Capcom continues to release more back to back to back hits than basically any time in their history, but not every new game they put out can smash all the previous records across the board.
In its most recent quarterly earning report, Capcom pretty much admitted that Street Fighter 6 just doesn’t have the selling power that their other biggest franchises like Resident Evil and Monster Hunter have, but that’s okay.
Their Q&A portion of the financial presentation poses the question as to how Capcom currently evaluates SF6’s performance since launch as well as how they plan to grow its sales in the future.
“The game has received critical acclaim and surpassed 2.47 million units in sales globally by introducing fresh features and modes that appeal to a broader range of users, such as new Modern Type control inputs,” reads Capcom’s official response.
“However, given the relative size of the versus fighting game market, it is unlikely that the title will immediately achieve results on par with those of titles in the Monster Hunter or Resident Evil series. We look to continue expanding sales for this title over the long term, promoting it in our esports activities in order to grow the fighting game fanbase.”
This was also the same report where Capcom stated they still have a major game releasing soon that they haven’t announced yet.
Being on the inside with the fighting game community, this isn’t exactly a massive revelation that Street Fighter isn’t Capcom’s biggest dog on the block anymore like it was in the early ’90s.
It is quite interesting, though, to see Capcom fully admit that to their investors and the public that SF6 is not going to jump out and do RE or MonHun numbers.
The pessimistic way to look at this would be that the new Street Fighter did not end up setting the world on fire despite the rave reviews and initial hype from competitive and casual players alike.
If you were to flip that perspective around a bit, however, it feels like Capcom knows what they have with Street Fighter 6 and what it can be.
They aren’t putting ridiculous sales target goals on the game like they would have less than a decade ago and aren’t immediately labeling it a failure when it didn’t meet those unrealistic expectations.
Capcom spent basically seven years building up Street Fighter 5 from a fairly disastrous launch in 2016 to their 10th best-selling single release ever with 7.3 million copies sold.
Sure, that’s still behind basically every recent Resident Evil and Monster Hunter game (or technically the combined sales of Street Fighter 2 or 4), but not everything needs that to be a success.
Street Fighter 6 is already outpacing SF6 in terms of sales when it reached 2 million in a month when the last game struggled to hit 1.4 million in its initial three months.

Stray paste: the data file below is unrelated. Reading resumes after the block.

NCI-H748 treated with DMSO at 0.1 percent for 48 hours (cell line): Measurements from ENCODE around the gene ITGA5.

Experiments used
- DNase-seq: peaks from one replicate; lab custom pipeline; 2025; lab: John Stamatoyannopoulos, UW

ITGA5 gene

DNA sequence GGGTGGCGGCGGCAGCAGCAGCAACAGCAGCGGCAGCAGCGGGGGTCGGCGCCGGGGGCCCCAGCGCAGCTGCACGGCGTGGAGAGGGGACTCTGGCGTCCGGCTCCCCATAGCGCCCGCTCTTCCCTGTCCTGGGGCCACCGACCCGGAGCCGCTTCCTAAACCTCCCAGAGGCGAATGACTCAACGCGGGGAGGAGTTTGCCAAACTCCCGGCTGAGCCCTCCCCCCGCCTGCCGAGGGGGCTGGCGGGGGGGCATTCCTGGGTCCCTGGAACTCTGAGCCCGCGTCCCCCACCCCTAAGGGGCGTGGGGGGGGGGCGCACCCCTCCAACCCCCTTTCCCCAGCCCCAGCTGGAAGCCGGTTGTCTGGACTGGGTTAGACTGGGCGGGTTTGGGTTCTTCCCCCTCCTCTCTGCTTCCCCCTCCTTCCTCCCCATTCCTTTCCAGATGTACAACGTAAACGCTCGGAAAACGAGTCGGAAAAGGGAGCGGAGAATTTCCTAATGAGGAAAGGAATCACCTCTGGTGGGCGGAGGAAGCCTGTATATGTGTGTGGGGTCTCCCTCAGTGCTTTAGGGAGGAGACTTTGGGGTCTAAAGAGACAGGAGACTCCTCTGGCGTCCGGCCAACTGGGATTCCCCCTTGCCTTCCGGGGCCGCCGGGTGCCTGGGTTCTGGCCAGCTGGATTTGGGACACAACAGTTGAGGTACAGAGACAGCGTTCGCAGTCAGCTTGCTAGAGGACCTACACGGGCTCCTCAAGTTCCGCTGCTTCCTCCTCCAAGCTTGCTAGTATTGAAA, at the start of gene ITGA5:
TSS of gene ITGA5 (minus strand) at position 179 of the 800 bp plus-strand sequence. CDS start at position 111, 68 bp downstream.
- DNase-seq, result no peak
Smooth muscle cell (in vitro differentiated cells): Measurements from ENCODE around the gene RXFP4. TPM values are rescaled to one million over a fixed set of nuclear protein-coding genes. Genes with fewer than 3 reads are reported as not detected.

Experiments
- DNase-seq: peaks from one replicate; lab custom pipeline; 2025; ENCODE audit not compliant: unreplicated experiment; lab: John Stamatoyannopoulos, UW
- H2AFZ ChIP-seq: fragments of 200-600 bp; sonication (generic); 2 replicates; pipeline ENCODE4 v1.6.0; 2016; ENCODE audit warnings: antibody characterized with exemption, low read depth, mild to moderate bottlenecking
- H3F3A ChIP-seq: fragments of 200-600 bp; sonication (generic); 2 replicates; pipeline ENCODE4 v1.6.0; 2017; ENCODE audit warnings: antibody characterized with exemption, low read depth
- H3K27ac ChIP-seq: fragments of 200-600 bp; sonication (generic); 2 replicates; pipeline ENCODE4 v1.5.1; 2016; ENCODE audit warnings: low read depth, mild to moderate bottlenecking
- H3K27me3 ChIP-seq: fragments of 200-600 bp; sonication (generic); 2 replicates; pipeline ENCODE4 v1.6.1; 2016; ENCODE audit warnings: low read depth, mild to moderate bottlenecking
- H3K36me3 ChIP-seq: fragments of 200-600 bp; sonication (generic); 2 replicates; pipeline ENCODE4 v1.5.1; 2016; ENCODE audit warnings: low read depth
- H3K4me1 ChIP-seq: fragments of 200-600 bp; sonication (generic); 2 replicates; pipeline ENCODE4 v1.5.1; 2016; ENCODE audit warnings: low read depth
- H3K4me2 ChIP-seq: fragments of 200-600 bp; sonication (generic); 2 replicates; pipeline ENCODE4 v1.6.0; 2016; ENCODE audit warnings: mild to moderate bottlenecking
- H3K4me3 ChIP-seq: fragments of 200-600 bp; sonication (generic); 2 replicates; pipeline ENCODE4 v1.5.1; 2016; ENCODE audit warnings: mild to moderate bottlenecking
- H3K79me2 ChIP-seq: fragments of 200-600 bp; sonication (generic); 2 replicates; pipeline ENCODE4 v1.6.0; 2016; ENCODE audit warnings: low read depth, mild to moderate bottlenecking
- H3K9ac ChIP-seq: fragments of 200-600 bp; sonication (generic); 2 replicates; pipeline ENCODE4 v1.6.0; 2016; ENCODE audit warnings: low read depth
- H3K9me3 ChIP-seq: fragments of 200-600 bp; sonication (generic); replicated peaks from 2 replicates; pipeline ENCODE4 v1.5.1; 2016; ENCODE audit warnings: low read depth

Sales seem to have slowed down notably since the launch window considering its only sold around an additional 470,000 more units since July, but it did remain on the best selling games ranked by the NPD Group in the United States until August.
Capcom’s response is telling that they aren’t viewing SF6 as underperforming or a failure.
Instead, this is a game they’re going to be into for the long haul, and that’s going to be more of an extended “slow” burn to be supported for probably / hopefully the next five years or beyond.
Capcom’s president did previously state he hopes to see SF6 reach 10 million units in its lifetime, and it’s already a quarter of the way there after like five months.
If they continue to support the game through its eSports initiatives for the competitive side and new content that can be appealing enough to the more casual base, 10 million seems like a very realistic number for the game to eventually achieve.
That’s not to say they have no room to improve either, especially with how Capcom has been monetizing SF6 so far with a focus on expensive custom avatar costumes instead of the core gameplay / roster.
We’re still sitting here with just 2 DLC characters, no new costumes, no new stages and no real major updates to note, which is moving at a slower pace than SF5’s initial content.
Most of these complaints and shortcomings will hopefully be addressed and alleviated with time through continued support and development.
Season one is only about halfway done, so there’s still more on the horizon that we know about and probably a whole lot more than we don’t.
Street Fighter 6 does not need to sell 19 million copies like Monster Hunter: World for Capcom to make a profit and be happy with the game, and hopefully the company continues to see it that way.